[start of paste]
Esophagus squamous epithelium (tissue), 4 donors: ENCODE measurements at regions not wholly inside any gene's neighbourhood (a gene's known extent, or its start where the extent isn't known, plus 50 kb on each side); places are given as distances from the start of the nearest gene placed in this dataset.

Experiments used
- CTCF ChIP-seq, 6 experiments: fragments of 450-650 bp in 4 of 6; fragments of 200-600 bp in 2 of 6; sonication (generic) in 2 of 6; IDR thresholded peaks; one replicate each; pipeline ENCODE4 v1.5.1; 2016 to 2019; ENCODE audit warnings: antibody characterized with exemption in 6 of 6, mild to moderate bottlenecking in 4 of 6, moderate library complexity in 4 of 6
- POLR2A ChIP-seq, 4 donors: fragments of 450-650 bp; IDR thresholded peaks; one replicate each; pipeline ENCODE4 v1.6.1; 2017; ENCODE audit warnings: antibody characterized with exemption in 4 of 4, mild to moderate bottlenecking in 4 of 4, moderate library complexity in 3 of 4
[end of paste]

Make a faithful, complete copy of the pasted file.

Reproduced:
Esophagus squamous epithelium (tissue), 4 donors: ENCODE measurements at regions not wholly inside any gene's neighbourhood (a gene's known extent, or its start where the extent isn't known, plus 50 kb on each side); places are given as distances from the start of the nearest gene placed in this dataset.

Experiments used
- CTCF ChIP-seq, 6 experiments: fragments of 450-650 bp in 4 of 6; fragments of 200-600 bp in 2 of 6; sonication (generic) in 2 of 6; IDR thresholded peaks; one replicate each; pipeline ENCODE4 v1.5.1; 2016 to 2019; ENCODE audit warnings: antibody characterized with exemption in 6 of 6, mild to moderate bottlenecking in 4 of 6, moderate library complexity in 4 of 6
- POLR2A ChIP-seq, 4 donors: fragments of 450-650 bp; IDR thresholded peaks; one replicate each; pipeline ENCODE4 v1.6.1; 2017; ENCODE audit warnings: antibody characterized with exemption in 4 of 4, mild to moderate bottlenecking in 4 of 4, moderate library complexity in 3 of 4